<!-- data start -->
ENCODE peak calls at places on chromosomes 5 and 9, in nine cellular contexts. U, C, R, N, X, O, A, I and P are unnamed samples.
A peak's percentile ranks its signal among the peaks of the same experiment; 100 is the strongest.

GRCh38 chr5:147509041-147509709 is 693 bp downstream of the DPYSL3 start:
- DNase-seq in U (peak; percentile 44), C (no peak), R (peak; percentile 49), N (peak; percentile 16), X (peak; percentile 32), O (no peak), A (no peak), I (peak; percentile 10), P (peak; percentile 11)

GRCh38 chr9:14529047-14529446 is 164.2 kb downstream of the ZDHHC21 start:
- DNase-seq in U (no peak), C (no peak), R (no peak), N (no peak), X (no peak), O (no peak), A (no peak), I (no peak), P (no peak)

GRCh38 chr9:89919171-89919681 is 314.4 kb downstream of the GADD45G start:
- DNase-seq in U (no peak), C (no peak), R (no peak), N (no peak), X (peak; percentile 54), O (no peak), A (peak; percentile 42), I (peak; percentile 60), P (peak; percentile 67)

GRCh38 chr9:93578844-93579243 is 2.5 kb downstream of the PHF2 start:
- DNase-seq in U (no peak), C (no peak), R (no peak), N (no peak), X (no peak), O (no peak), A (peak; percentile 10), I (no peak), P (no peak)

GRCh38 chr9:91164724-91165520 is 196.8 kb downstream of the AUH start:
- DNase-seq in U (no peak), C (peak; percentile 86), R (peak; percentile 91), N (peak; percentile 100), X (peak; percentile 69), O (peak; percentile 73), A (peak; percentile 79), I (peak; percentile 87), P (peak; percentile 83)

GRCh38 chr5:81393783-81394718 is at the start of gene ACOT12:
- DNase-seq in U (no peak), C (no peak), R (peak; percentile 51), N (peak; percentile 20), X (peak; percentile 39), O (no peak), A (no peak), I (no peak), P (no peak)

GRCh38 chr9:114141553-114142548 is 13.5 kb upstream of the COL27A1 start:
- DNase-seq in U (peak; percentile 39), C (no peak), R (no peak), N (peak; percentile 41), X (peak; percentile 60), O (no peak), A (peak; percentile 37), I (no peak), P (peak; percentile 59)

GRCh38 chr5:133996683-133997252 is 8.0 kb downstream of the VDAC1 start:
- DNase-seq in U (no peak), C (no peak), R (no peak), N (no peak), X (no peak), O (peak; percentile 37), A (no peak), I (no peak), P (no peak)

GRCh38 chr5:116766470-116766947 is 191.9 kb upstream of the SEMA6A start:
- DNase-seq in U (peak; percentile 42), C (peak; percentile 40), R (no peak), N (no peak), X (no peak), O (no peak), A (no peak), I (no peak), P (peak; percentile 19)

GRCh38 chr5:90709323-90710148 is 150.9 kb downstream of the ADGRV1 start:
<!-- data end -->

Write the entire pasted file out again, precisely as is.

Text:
ENCODE peak calls at places on chromosomes 5 and 9, in nine cellular contexts. U, C, R, N, X, O, A, I and P are unnamed samples.
A peak's percentile ranks its signal among the peaks of the same experiment; 100 is the strongest.

GRCh38 chr5:147509041-147509709 is 693 bp downstream of the DPYSL3 start:
- DNase-seq in U (peak; percentile 44), C (no peak), R (peak; percentile 49), N (peak; percentile 16), X (peak; percentile 32), O (no peak), A (no peak), I (peak; percentile 10), P (peak; percentile 11)

GRCh38 chr9:14529047-14529446 is 164.2 kb downstream of the ZDHHC21 start:
- DNase-seq in U (no peak), C (no peak), R (no peak), N (no peak), X (no peak), O (no peak), A (no peak), I (no peak), P (no peak)

GRCh38 chr9:89919171-89919681 is 314.4 kb downstream of the GADD45G start:
- DNase-seq in U (no peak), C (no peak), R (no peak), N (no peak), X (peak; percentile 54), O (no peak), A (peak; percentile 42), I (peak; percentile 60), P (peak; percentile 67)

GRCh38 chr9:93578844-93579243 is 2.5 kb downstream of the PHF2 start:
- DNase-seq in U (no peak), C (no peak), R (no peak), N (no peak), X (no peak), O (no peak), A (peak; percentile 10), I (no peak), P (no peak)

GRCh38 chr9:91164724-91165520 is 196.8 kb downstream of the AUH start:
- DNase-seq in U (no peak), C (peak; percentile 86), R (peak; percentile 91), N (peak; percentile 100), X (peak; percentile 69), O (peak; percentile 73), A (peak; percentile 79), I (peak; percentile 87), P (peak; percentile 83)

GRCh38 chr5:81393783-81394718 is at the start of gene ACOT12:
- DNase-seq in U (no peak), C (no peak), R (peak; percentile 51), N (peak; percentile 20), X (peak; percentile 39), O (no peak), A (no peak), I (no peak), P (no peak)

GRCh38 chr9:114141553-114142548 is 13.5 kb upstream of the COL27A1 start:
- DNase-seq in U (peak; percentile 39), C (no peak), R (no peak), N (peak; percentile 41), X (peak; percentile 60), O (no peak), A (peak; percentile 37), I (no peak), P (peak; percentile 59)

GRCh38 chr5:133996683-133997252 is 8.0 kb downstream of the VDAC1 start:
- DNase-seq in U (no peak), C (no peak), R (no peak), N (no peak), X (no peak), O (peak; percentile 37), A (no peak), I (no peak), P (no peak)

GRCh38 chr5:116766470-116766947 is 191.9 kb upstream of the SEMA6A start:
- DNase-seq in U (peak; percentile 42), C (peak; percentile 40), R (no peak), N (no peak), X (no peak), O (no peak), A (no peak), I (no peak), P (peak; percentile 19)

GRCh38 chr5:90709323-90710148 is 150.9 kb downstream of the ADGRV1 start: